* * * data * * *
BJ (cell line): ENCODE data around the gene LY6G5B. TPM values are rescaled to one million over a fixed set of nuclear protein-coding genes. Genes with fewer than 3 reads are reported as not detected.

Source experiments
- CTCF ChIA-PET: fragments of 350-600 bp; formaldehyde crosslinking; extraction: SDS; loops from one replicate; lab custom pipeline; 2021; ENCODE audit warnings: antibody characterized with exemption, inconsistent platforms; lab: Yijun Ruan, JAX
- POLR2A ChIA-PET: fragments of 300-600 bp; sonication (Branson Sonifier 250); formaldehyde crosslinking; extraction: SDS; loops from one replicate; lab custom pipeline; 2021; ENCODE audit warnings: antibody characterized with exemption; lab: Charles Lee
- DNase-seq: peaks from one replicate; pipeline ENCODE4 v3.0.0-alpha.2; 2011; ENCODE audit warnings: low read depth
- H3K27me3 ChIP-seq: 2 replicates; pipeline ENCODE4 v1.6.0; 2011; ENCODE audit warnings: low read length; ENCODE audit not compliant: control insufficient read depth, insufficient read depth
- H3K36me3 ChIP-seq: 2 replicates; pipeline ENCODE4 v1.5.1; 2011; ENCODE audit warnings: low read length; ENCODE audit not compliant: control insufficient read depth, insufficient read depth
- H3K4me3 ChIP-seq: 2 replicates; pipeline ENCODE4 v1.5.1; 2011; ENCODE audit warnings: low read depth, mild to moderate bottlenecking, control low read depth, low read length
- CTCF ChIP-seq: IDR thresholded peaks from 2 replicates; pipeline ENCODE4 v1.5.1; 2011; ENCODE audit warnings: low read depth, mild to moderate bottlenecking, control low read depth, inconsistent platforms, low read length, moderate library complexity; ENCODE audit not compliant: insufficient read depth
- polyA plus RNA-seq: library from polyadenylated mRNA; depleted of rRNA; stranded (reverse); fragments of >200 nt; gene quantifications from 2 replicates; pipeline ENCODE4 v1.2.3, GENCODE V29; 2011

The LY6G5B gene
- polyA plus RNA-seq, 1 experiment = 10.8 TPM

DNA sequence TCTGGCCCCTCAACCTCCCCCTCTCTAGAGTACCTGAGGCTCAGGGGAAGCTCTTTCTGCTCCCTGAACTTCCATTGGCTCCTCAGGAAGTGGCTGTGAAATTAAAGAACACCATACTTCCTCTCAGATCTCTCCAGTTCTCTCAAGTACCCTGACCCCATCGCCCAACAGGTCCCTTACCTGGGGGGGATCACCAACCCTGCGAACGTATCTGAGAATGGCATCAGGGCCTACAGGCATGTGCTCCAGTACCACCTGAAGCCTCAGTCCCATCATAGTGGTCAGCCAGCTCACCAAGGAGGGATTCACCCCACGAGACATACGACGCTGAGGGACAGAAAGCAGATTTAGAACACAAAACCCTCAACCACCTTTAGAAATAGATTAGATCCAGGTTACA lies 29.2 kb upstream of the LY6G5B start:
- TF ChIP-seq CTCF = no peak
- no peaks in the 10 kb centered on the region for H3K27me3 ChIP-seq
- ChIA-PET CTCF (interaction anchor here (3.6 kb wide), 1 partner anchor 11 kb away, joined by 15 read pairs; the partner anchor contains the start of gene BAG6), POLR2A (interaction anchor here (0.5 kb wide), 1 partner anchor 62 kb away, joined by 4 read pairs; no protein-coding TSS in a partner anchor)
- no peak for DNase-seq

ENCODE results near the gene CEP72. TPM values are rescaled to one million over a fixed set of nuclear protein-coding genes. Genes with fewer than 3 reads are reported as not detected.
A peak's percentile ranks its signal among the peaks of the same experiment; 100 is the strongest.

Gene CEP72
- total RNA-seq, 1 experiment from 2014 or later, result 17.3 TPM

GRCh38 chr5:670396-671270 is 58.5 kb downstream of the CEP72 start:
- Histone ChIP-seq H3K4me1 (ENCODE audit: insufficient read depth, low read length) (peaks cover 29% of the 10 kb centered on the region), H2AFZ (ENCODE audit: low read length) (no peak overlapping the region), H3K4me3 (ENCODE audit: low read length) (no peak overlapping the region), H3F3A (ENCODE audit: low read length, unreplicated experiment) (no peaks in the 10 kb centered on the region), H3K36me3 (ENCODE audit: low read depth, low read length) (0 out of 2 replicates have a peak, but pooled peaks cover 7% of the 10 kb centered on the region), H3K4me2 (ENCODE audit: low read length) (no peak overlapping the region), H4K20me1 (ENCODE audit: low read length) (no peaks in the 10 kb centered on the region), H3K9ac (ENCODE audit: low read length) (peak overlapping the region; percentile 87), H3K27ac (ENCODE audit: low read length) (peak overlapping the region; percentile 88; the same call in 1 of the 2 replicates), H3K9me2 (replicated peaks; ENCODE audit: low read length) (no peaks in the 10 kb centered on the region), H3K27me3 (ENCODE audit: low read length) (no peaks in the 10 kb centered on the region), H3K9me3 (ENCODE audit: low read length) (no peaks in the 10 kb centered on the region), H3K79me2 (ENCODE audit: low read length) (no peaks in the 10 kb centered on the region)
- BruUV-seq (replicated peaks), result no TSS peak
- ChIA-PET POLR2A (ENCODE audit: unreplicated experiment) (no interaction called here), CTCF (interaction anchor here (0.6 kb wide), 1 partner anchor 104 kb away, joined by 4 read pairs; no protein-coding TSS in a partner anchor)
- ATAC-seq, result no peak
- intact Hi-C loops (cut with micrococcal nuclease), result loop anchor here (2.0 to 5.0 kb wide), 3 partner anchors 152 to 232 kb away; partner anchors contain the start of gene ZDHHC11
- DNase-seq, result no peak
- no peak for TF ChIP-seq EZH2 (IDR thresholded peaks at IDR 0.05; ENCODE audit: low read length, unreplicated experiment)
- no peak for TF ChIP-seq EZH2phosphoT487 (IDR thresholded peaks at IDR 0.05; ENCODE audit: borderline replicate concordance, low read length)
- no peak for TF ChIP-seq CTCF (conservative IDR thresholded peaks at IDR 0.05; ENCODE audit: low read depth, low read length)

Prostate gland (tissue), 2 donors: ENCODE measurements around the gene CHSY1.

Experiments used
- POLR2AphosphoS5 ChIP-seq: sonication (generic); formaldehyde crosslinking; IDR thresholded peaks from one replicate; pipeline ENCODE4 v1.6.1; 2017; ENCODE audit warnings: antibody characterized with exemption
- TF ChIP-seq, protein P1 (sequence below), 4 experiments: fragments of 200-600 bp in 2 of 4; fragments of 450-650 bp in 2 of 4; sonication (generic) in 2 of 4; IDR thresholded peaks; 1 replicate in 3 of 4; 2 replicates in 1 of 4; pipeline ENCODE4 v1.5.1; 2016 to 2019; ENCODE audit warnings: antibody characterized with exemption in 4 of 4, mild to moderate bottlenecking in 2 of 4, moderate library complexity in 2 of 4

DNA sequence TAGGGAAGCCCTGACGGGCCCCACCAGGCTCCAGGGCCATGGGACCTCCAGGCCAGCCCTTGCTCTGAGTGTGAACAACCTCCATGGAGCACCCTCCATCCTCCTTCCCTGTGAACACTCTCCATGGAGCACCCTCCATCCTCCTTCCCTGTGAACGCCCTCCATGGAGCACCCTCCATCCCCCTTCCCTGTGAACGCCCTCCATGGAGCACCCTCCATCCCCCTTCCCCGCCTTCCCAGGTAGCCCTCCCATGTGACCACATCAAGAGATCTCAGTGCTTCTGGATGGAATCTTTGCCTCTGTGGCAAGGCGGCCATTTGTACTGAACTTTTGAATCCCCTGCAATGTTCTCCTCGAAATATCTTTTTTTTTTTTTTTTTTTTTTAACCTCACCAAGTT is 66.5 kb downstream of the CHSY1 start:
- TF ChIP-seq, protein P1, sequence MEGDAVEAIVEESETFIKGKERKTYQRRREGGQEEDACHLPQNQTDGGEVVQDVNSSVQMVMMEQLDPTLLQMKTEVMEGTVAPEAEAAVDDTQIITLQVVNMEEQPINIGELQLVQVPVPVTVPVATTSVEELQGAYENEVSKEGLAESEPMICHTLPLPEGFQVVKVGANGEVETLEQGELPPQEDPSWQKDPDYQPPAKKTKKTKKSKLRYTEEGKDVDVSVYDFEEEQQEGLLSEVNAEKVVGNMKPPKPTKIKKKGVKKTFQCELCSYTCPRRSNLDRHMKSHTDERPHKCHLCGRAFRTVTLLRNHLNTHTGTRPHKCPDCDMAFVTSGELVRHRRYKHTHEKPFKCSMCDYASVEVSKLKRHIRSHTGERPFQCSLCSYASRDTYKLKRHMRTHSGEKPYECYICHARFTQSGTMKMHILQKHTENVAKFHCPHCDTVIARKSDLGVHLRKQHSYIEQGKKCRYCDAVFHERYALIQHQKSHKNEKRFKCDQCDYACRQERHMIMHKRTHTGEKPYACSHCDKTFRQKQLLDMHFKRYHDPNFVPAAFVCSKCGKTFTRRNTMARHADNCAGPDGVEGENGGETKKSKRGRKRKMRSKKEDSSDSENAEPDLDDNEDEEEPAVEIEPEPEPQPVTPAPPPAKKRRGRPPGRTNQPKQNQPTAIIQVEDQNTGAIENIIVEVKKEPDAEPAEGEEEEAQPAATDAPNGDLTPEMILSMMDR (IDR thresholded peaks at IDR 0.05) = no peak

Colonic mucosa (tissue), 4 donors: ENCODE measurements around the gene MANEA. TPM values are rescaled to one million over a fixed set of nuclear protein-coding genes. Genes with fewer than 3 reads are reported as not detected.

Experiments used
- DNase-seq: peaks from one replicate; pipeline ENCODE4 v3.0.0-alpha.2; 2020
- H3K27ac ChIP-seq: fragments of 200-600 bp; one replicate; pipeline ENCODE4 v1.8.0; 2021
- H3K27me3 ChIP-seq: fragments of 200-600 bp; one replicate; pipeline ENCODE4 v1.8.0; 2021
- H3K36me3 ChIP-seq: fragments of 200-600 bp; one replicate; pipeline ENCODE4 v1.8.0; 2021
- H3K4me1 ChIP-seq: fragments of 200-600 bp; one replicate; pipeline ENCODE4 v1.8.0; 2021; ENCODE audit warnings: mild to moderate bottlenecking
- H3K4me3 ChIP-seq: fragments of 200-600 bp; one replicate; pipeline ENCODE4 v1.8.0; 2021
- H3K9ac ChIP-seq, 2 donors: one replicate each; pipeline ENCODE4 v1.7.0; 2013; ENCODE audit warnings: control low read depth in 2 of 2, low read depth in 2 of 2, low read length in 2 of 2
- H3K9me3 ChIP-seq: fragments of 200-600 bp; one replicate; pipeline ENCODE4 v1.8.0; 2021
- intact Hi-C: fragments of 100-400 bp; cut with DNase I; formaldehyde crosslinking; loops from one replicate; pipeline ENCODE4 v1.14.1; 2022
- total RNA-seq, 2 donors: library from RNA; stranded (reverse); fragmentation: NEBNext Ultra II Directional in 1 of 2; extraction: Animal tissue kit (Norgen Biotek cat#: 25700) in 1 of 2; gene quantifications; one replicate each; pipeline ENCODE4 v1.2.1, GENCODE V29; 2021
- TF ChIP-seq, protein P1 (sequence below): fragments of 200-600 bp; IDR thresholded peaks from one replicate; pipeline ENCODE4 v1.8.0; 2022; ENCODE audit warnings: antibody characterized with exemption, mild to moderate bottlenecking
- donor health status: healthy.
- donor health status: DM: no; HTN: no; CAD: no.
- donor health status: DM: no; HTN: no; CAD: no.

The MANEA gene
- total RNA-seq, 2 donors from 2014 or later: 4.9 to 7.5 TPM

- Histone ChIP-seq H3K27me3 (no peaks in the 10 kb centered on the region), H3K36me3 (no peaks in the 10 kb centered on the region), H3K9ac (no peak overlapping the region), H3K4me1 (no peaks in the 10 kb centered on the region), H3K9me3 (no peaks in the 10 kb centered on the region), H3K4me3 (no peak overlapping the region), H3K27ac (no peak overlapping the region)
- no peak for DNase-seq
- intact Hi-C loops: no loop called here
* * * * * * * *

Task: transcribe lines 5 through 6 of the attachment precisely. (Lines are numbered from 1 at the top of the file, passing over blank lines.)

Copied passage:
- DNase-seq: peaks from one replicate; pipeline ENCODE4 v3.0.0-alpha.2; 2011; ENCODE audit warnings: low read depth
- H3K27me3 ChIP-seq: 2 replicates; pipeline ENCODE4 v1.6.0; 2011; ENCODE audit warnings: low read length; ENCODE audit not compliant: control insufficient read depth, insufficient read depth